IgG-ELISA was performed on 37 serum specimens available from patients who died to characterize the immune response, 20 (54.1%) cases were classified as primary infection, 9 (24.3%) cases as secondary, and 8 (21.6%) cases as inconclusive. In 88 nonfatal cases of confirmed DENV-3 infection, 49 (55.7%) were classified as primary infection and 39 (44.3%) as secondary infection.
When stratified analysis was conducted on data from the 297 DENV-3 patients who died (131 male and 166 female), confirmed by RT-PCR, virus isolation, or both, the following signs and symptoms were noted: fever (100.0%), headache (96.3%), myalgia (80.8%), prostration (71.4%), nausea/vomiting (70.0%), retroorbital pain (58.9%), and arthralgia (54.9%). Hypotension (8.8%) and abdominal pain (1.7%) were also observed in some patients with severe cases. Neurologic signs were observed in 1.3%, and hepatic involvement was demonstrated by the number of patients with jaundice (5.4%). Trombocytopenia was noted in 6.1% of patients. The hemorrhagic manifestations in 297 of these patients were metrorrhagia (13.3%), epistaxis (3.7%), melena (5.1%), hematuria (4.0%), hematemesis (2.7%), bleeding gums (1.3%), hemoptysis (0.7%), and ecchymosis (1.0%).
During 2002, a total of 771,551 dengue cases were reported in Brazil, mainly in the southeastern and northeastern regions. That number corresponded to 80% of reported dengue cases in the Americas (http://www.paho.org; 21 Nov 2002).
The State of Rio de Janeiro, with a total population of 14,391,282 inhabitants, is located in an area of 43,696,054 km2 on the coast of the southeast region of Brazil. Most of the population (11,094,994) inhabit the greater metropolitan region of the state, including the capital Rio de Janeiro and another 18 surrounding municipalities. This region caused 308,125 (87.5%) of 351,959 DENV-1 and DENV-2 cases reported in the state in the last 15 years (9).
The introduction of DENV-3 into Rio de Janeiro in 2000 placed the region at high risk for a new epidemic due to this serotype, since the introduction of a new serotype into a susceptible population with high mosquito densities may produce a large epidemic after a lag period (14). Indeed, 1 year after the DENV-3 introduction, this serotype was responsible for the most severe epidemic in the state's history in terms of the highest number of reported cases, the severity of clinical manifestations, and the number of confirmed deaths. In this DENV-3 epidemic, the number of DHF/dengue shock syndrome (DSS) cases (1,831) and deaths (91) exceeded the total number of DHF/DSS cases (1,621) and deaths (76) in the entire country from 1986 to 2001 (15). The occurrence of 3 confirmed deaths in children <15 years of age could represent a change in the epidemiologic scenario, since DHF/DSS cases in Brazil have been observed almost exclusively in adults (16).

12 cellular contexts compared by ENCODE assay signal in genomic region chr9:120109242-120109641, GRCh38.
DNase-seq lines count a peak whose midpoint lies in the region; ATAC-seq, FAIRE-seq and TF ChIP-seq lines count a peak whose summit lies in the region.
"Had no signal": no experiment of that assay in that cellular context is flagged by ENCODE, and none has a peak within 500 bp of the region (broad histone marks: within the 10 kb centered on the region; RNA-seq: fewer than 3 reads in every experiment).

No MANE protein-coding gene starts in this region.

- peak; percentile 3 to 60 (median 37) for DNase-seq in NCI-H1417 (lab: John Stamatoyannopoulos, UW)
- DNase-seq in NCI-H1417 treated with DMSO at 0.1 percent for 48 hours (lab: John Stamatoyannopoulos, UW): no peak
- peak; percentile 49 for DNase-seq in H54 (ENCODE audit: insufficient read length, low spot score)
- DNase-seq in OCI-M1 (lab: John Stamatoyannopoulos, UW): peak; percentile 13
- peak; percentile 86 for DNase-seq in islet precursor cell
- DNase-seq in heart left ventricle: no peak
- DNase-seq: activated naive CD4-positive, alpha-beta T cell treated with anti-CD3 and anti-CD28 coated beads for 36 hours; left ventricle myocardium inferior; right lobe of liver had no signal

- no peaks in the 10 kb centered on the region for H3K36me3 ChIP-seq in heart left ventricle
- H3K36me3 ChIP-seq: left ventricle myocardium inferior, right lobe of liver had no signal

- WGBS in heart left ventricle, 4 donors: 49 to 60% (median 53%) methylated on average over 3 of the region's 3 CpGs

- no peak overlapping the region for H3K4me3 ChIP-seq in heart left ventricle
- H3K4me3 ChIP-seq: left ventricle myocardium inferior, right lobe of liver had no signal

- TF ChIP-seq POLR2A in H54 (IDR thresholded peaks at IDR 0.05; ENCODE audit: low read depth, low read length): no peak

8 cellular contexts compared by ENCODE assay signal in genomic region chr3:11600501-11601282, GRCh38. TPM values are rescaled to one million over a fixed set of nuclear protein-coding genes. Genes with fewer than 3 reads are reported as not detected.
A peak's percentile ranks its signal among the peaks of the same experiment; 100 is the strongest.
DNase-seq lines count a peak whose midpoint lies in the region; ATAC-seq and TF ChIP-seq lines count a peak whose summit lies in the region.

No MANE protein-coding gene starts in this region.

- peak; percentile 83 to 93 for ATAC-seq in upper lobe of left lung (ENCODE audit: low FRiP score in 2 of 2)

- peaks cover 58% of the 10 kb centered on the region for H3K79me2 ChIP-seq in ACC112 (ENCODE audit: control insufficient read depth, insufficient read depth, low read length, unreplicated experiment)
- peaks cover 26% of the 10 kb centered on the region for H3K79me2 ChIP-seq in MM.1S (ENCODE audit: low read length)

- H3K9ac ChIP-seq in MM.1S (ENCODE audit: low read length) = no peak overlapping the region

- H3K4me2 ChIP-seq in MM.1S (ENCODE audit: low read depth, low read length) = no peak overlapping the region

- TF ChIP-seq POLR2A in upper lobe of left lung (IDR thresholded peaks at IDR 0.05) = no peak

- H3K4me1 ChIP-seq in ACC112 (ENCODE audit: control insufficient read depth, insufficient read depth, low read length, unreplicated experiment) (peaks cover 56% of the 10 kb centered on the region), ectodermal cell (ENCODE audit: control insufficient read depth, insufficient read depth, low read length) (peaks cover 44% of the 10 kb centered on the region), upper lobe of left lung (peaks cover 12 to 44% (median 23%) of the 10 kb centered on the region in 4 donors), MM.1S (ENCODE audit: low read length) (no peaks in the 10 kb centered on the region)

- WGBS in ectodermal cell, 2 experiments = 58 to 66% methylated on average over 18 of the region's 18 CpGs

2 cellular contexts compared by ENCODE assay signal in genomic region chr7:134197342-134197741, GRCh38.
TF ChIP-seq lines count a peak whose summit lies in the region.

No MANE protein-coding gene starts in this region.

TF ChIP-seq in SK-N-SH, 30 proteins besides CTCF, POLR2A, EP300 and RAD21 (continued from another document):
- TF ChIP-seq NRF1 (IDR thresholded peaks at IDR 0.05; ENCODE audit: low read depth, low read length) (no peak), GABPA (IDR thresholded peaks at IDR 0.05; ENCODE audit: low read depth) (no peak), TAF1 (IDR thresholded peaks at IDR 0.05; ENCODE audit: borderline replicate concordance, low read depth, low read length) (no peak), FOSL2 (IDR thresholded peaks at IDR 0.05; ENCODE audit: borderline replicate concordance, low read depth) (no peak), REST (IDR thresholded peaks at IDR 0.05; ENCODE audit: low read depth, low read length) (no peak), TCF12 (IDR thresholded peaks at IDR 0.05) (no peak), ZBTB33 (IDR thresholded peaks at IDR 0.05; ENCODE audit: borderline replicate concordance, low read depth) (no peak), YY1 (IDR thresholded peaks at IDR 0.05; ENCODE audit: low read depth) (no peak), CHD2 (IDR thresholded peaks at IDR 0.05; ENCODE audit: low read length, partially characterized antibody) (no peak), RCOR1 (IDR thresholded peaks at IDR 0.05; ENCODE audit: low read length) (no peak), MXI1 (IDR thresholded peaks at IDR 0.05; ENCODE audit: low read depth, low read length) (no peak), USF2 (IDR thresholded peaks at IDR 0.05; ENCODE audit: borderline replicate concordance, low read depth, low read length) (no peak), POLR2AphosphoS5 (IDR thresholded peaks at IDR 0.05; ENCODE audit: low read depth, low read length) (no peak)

When we analyzed the clinical data on patients with nonfatal cases, the frequency of fever, headache, and myalgias was similar to those observed during the DENV-1 epidemic in 1986 to 1987 (17); however, prostration, hemorrhagic manifestations, and hypotension were observed more often in the more recent DENV-3 epidemic. Furthermore, prostration caused by DENV-3 infection was previously described as a cause for hospital admission during an epidemic in Queensland, Australia (18). Mild and severe forms of the disease were also reported during DENV-3 epidemics in New Caledonia and Tahiti, respectively (19,20).
An increase in unusual manifestations was observed during this epidemic, characterized by the incidence of central nervous system (CNS) involvement and hepatitis. Although CNS involvement has been previously reported during dengue epidemics, including those in Brazil (21,22), it increased during this epidemic, when many patients reported dizziness. In 1 fatal case, this involvement was confirmed by detecting DENV-3 RNA in CSF. Neurologic disorders associated with dengue cases have been referred to as dengue encephalopathy, attributed to immunopathologic responses and not to CNS infection. However, isolating DENV-3 and detecting DENV-2 by using RT-PCR from CSF provide evidence that DENV has neurovirulent properties and can cause encephalitis in both primary and secondary infections (23). Moreover, the breakdown of the blood-brain barrier has been previously demonstrated in fatal dengue cases (24). Data about transaminase levels from dengue patients were not available; however, the impact of DENV infection on liver functions could be demonstrated by patients with jaundice. Alterations in levels of aspartate aminotransferase and alanine aminotransferase were observed in 63.4% and 45% of dengue patients in a study performed during a DENV-3 outbreak in the city of Campos de Goytacazes in the same year (25). Transient derangement of liver functions has been previously demonstrated in dengue patients and in DHF patients with or without hepatomegaly (26,27). In this study, hepatomegaly was reported only in patients who died. A low rate of hepatomegaly due to dengue infection was previously reported in Manila; 1% of patients with confirmed cases had this sign. These levels are considerably lower than the levels observed in Bangkok (80%–90%) and Jakarta (49%) (26). A study on clinical differences observed in patients with dengue caused by DENV-3 showed that they had 3.06 times more risk for abdominal pain than patients with DENV-1 and 6.07 times more risk for shock than patients infected with DENV-2 (28).